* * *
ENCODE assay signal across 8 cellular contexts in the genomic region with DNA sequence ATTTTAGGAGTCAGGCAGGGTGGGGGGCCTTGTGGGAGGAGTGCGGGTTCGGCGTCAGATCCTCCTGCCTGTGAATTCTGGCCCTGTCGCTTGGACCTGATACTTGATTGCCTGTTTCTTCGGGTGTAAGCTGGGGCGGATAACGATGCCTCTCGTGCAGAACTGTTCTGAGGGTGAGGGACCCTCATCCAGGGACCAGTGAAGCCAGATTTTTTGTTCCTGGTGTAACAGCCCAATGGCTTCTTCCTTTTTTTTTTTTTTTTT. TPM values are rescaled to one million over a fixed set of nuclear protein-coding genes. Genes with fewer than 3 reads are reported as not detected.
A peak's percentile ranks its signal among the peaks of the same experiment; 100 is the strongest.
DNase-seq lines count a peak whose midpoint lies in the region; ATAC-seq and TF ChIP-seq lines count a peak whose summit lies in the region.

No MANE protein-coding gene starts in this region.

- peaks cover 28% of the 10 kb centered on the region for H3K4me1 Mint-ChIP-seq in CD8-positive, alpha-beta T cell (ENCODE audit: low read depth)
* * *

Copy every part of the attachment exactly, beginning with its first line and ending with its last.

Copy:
ENCODE assay signal across 8 cellular contexts in the genomic region with DNA sequence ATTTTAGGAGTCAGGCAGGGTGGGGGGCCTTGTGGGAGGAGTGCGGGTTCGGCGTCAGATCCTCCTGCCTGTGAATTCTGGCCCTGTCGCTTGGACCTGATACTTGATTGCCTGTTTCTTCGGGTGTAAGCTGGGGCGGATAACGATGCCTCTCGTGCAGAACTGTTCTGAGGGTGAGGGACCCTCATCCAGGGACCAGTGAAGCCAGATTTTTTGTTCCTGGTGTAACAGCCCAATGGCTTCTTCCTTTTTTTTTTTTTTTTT. TPM values are rescaled to one million over a fixed set of nuclear protein-coding genes. Genes with fewer than 3 reads are reported as not detected.
A peak's percentile ranks its signal among the peaks of the same experiment; 100 is the strongest.
DNase-seq lines count a peak whose midpoint lies in the region; ATAC-seq and TF ChIP-seq lines count a peak whose summit lies in the region.

No MANE protein-coding gene starts in this region.

- peaks cover 28% of the 10 kb centered on the region for H3K4me1 Mint-ChIP-seq in CD8-positive, alpha-beta T cell (ENCODE audit: low read depth)